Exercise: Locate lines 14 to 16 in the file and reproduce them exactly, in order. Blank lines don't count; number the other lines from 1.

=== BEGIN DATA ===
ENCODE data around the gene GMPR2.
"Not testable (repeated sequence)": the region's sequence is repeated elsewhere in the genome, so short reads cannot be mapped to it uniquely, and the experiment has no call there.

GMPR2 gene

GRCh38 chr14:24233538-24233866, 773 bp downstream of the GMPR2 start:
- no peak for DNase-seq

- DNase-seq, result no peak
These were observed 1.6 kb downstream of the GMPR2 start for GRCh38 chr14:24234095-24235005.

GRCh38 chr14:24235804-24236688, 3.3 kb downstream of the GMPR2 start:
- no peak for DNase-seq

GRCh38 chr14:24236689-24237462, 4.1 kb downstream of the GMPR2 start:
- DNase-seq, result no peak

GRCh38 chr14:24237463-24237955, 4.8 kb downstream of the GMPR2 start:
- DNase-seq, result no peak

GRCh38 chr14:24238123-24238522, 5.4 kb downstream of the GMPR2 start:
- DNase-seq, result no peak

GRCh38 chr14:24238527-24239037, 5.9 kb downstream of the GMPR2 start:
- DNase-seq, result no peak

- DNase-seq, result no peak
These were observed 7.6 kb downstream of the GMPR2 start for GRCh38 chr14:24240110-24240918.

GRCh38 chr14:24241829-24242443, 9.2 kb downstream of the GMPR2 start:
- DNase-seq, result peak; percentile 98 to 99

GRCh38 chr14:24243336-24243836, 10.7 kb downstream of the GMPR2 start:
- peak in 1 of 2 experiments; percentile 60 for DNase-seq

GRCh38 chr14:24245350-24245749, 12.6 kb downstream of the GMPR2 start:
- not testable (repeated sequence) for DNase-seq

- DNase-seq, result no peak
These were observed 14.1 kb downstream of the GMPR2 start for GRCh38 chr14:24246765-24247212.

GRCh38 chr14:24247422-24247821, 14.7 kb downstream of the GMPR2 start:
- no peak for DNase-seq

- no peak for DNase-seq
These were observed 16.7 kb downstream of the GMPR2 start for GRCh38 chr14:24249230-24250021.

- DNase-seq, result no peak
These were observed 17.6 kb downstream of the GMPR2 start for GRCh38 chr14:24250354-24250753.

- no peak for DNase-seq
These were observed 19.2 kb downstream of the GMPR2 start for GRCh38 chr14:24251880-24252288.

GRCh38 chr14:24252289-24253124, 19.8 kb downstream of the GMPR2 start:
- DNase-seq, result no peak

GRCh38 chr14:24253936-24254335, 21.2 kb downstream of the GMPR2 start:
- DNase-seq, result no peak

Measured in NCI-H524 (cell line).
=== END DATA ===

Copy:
GRCh38 chr14:24238123-24238522, 5.4 kb downstream of the GMPR2 start:
- DNase-seq, result no peak

GRCh38 chr14:24238527-24239037, 5.9 kb downstream of the GMPR2 start: